Kawasaki Z1000: Exceptional naked streetfighter

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The 2015 Kawasaki Z1000 is the latest in a long line of “naked” Kawasaki street bikes. This Z1000 draws upon more than 35 years of delivering good-looking, great performing sport bikes.

My very first track day took place at Infineon Raceway, now known as Sonoma Raceway (I still think of it as Sears Point Raceway) in Sonoma Calif. It was during a Keith Code Superbike School. The school bikes were Kawasaki Ninja 6Rs, which were not at all ideal for my physique; my elbows were into my knees, and safe, proficient maneuvering was next to impossible. After a couple of attempts at riding the diminutive Ninja, my instructor opted to allocate a Kawasaki Z1000 as my school steed. Just great I thought, “it’s taller, has a 400cc larger displacement, and is thereby more powerful and faster”.

The Z1000’s riding position was actually considerably more comfortable, and as a result, the bike was much more manageable, and I was able to make it through the day’s exercises without incident and finished unscathed. The Z1000 was a great bike then, but it’s even better today.

Previous Z1000 bikes utilized a steel frame, while the new ride employs an all-new aluminum frame that’s similar in concept to that of the Ninja ZX-10R sportbike. The frame beams curve over the engine, resulting in a narrower bike that’s easy to grip with one’s knees, and the engine bolts-in solidly at three places, and in a rubber mount at the upper rear of the crankcase as a stressed-member for improved torsional rigidity and solid handling.

Serving as the heart of this new naked Kawasaki streetfighter, is the engine: a 1043cc four-stroke, liquid-cooled, DOHC, 16-valve inline-four cylinder with direct fuel injection through four 38mm Keihin throttle bodies, with oval sub-throttles. It gears power through a six-speed sequential manual transmission, routed to the rear wheel via an X-Ring chain final drive.

The exhaust is a carry-over of the quad-pipe theme (a 4-into-2-pre-chamber-into-2 layout), with silencer end-caps maintaining the quad-style image from the last Z1000 (and the first Z1), but with an under-engine pre-chamber that allows the use of shorter mufflers for improved appearance and better mass centralization for light, quick handling.

The Z1000 rides on Dunlop Sportmaxx tires – D210 J 120/70 ZR17 M/C 58W up front, and D210 190/50 ZR17 M/C 75W in the rear, mounted on Mounted on 3-”V”- hollow spoke black painted alloy wheels with a green rim stripe.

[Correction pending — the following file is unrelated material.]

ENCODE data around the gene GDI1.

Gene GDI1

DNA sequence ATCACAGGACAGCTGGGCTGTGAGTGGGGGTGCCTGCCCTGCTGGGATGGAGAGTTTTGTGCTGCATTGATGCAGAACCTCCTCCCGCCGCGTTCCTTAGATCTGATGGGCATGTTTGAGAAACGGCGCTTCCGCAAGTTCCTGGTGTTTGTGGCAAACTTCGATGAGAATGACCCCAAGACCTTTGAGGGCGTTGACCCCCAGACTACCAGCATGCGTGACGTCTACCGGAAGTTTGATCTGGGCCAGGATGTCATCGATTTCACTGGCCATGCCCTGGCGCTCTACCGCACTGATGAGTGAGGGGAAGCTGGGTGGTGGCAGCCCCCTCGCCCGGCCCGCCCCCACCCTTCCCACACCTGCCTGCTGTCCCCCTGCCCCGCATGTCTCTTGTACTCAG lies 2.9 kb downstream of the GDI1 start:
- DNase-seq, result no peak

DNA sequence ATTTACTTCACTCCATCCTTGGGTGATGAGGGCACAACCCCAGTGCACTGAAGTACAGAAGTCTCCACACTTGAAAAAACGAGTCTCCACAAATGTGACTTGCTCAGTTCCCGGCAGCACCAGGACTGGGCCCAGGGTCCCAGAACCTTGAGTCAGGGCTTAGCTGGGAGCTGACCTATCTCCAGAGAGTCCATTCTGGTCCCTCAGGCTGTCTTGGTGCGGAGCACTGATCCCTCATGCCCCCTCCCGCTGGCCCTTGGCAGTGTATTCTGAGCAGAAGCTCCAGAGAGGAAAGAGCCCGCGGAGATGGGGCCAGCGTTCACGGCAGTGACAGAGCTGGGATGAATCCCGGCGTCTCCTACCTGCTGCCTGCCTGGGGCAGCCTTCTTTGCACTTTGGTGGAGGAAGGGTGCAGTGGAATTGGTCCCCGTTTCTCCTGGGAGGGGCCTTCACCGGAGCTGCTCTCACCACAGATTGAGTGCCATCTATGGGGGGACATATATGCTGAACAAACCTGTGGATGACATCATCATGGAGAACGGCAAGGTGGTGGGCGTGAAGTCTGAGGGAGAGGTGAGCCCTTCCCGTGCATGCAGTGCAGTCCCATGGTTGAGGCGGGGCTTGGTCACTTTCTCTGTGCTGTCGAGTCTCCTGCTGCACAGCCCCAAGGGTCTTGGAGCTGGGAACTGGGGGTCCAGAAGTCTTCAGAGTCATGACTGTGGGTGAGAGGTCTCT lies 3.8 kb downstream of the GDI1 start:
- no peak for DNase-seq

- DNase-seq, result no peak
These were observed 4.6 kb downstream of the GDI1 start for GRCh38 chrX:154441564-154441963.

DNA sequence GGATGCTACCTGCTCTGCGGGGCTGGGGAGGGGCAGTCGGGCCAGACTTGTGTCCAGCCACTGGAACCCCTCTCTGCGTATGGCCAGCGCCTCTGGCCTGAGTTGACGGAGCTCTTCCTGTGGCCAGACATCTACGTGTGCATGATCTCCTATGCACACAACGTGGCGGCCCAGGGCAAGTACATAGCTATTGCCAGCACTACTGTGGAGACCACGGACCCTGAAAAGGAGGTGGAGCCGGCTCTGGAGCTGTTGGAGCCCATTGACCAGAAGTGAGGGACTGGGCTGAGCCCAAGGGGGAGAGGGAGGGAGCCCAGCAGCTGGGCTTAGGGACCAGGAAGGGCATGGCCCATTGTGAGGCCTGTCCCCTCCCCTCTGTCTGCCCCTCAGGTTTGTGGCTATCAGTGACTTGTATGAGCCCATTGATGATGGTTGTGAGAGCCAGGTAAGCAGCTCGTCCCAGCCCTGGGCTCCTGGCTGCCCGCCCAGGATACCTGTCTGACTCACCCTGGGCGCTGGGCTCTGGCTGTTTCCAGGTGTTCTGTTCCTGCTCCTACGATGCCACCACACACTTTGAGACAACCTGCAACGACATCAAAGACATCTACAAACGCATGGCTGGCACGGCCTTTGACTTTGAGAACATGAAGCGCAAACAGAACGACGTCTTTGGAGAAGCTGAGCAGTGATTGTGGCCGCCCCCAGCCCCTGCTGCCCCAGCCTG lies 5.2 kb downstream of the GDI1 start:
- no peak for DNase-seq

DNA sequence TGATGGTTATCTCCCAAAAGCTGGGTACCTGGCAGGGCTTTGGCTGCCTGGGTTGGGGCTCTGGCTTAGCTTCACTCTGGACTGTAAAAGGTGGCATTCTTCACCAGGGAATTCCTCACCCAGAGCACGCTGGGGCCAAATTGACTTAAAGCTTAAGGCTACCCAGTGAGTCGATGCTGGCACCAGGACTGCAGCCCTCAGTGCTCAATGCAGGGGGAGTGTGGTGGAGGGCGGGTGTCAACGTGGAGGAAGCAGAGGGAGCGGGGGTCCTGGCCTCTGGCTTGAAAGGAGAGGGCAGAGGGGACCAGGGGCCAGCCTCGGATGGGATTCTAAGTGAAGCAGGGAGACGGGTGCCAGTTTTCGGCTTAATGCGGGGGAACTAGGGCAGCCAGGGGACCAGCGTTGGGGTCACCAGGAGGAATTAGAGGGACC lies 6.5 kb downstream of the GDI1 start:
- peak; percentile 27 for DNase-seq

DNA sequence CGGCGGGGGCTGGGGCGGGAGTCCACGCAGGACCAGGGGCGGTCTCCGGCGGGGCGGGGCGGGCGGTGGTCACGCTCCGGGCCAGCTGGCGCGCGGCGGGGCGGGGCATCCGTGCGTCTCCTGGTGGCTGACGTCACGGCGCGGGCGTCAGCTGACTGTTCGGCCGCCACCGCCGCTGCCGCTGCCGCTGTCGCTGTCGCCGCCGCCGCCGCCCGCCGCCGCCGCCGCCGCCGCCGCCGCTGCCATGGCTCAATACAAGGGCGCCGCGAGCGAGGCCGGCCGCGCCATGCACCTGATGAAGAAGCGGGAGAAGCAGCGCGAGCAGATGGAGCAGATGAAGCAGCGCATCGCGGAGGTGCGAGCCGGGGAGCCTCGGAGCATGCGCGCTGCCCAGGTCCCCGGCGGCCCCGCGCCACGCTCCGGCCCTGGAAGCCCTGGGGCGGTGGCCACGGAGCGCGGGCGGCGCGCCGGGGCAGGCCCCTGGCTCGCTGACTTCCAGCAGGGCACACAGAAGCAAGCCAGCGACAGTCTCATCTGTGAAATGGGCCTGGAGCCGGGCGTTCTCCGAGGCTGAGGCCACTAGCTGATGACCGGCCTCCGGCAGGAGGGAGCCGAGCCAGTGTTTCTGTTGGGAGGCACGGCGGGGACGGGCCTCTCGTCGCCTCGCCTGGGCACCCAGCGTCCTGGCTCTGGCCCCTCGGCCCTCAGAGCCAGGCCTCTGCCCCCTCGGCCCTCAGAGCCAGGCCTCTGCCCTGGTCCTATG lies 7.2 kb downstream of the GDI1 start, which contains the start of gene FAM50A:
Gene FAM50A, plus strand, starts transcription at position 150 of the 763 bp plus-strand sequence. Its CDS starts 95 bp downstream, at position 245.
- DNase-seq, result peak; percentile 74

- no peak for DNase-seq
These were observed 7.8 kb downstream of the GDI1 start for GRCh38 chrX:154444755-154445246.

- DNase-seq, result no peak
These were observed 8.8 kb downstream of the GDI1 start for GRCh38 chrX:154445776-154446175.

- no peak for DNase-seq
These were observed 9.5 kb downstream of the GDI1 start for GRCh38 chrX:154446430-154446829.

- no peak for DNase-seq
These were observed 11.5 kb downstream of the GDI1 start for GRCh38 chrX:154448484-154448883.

The Z1000 is relatively compact with a 56.5-inch wheelbase, an overall length of 80.5 inches, a height of 41.5 inches and a curb weight of 487.3 pounds.

My test Z1000 was finished in Golden Blaze Green and Metallic Spark Black with a base price of $11,999. The rider seat is upholstered in a Z-patterned motif, with the passenger pillion done in a green tone to match that of the bike.

As already indicated, the 2015 Kawasaki Z1000 represents a vast improvement over its predecessors, and the earlier versions were good. It is more compact, sporting a minimally longer wheelbase, but shorter overall length, and weighs a bit more.

The 10433cc four-cylinder motor delivers instantaneous gratification in performance and sound, with its powerful “thrum”, when twisting the throttle. The torque range and delivery are broad and smooth. Gear changes are precise and the bike’s balance is exceptional.

The ride quality is compliant and seemingly just right — not too firm and not too soft — and if the ride isn’t to your liking, both the front and rear suspension are adjustable.

The riding position is more upright than that of an “all-out” sportbike with pegs and controls positioned just aft of the bike’s center. Passenger pegs even have luggage hooks for conveniently securing personal gear. The handlebars feature a width similar to off-road bikes for greater control, and they are rigid mounted. Rear view mirrors are ideally placed for an optimum view rearward.

The Z1000 is both fast and fun to ride — not necessarily for the faint of heart or inexperienced rider, but it can be docile if need be. The instrument panel with its multifunction LCD display covers all major operational information. The tachometer is unique with a vertical bar graph on the left of the panel up to 4,000 rpm, which jumps to an illuminated, horizontal bar graph at the top.

At 6’4”, I was comfortable, but would have appreciated foot controls that were mounted further forward for easier access with my long legs. There are a few less expensive naked sportbikes, and there are more expensive models as well, but the Z1000 is a striking, visually appealing ride that represents an excellent value with a 12-month warranty.